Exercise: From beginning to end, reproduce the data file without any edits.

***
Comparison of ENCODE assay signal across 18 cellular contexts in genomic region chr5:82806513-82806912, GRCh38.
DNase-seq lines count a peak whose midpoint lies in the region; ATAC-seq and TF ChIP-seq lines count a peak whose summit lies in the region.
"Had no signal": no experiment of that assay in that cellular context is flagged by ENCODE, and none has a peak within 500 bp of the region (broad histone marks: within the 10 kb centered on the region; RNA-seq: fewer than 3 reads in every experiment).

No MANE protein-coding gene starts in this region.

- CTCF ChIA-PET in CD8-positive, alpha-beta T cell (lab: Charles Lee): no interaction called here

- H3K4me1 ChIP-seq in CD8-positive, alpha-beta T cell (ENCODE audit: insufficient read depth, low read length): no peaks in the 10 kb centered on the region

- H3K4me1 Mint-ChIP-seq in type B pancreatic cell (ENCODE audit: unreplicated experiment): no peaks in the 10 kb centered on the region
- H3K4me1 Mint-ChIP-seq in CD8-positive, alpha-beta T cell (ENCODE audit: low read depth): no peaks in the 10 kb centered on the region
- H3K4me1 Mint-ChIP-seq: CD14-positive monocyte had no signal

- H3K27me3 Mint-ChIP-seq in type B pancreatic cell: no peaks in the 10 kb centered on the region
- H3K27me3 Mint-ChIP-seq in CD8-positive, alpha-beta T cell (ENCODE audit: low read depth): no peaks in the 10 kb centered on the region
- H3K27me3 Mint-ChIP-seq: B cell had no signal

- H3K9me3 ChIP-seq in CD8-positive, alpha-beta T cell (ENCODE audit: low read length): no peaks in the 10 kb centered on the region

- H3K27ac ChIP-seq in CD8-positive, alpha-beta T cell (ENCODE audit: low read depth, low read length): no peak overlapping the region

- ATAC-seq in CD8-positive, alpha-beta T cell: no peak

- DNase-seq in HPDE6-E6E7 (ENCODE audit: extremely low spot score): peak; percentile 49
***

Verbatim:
Comparison of ENCODE assay signal across 18 cellular contexts in genomic region chr5:82806513-82806912, GRCh38.
DNase-seq lines count a peak whose midpoint lies in the region; ATAC-seq and TF ChIP-seq lines count a peak whose summit lies in the region.
"Had no signal": no experiment of that assay in that cellular context is flagged by ENCODE, and none has a peak within 500 bp of the region (broad histone marks: within the 10 kb centered on the region; RNA-seq: fewer than 3 reads in every experiment).

No MANE protein-coding gene starts in this region.

- CTCF ChIA-PET in CD8-positive, alpha-beta T cell (lab: Charles Lee): no interaction called here

- H3K4me1 ChIP-seq in CD8-positive, alpha-beta T cell (ENCODE audit: insufficient read depth, low read length): no peaks in the 10 kb centered on the region

- H3K4me1 Mint-ChIP-seq in type B pancreatic cell (ENCODE audit: unreplicated experiment): no peaks in the 10 kb centered on the region
- H3K4me1 Mint-ChIP-seq in CD8-positive, alpha-beta T cell (ENCODE audit: low read depth): no peaks in the 10 kb centered on the region
- H3K4me1 Mint-ChIP-seq: CD14-positive monocyte had no signal

- H3K27me3 Mint-ChIP-seq in type B pancreatic cell: no peaks in the 10 kb centered on the region
- H3K27me3 Mint-ChIP-seq in CD8-positive, alpha-beta T cell (ENCODE audit: low read depth): no peaks in the 10 kb centered on the region
- H3K27me3 Mint-ChIP-seq: B cell had no signal

- H3K9me3 ChIP-seq in CD8-positive, alpha-beta T cell (ENCODE audit: low read length): no peaks in the 10 kb centered on the region

- H3K27ac ChIP-seq in CD8-positive, alpha-beta T cell (ENCODE audit: low read depth, low read length): no peak overlapping the region

- ATAC-seq in CD8-positive, alpha-beta T cell: no peak

- DNase-seq in HPDE6-E6E7 (ENCODE audit: extremely low spot score): peak; percentile 49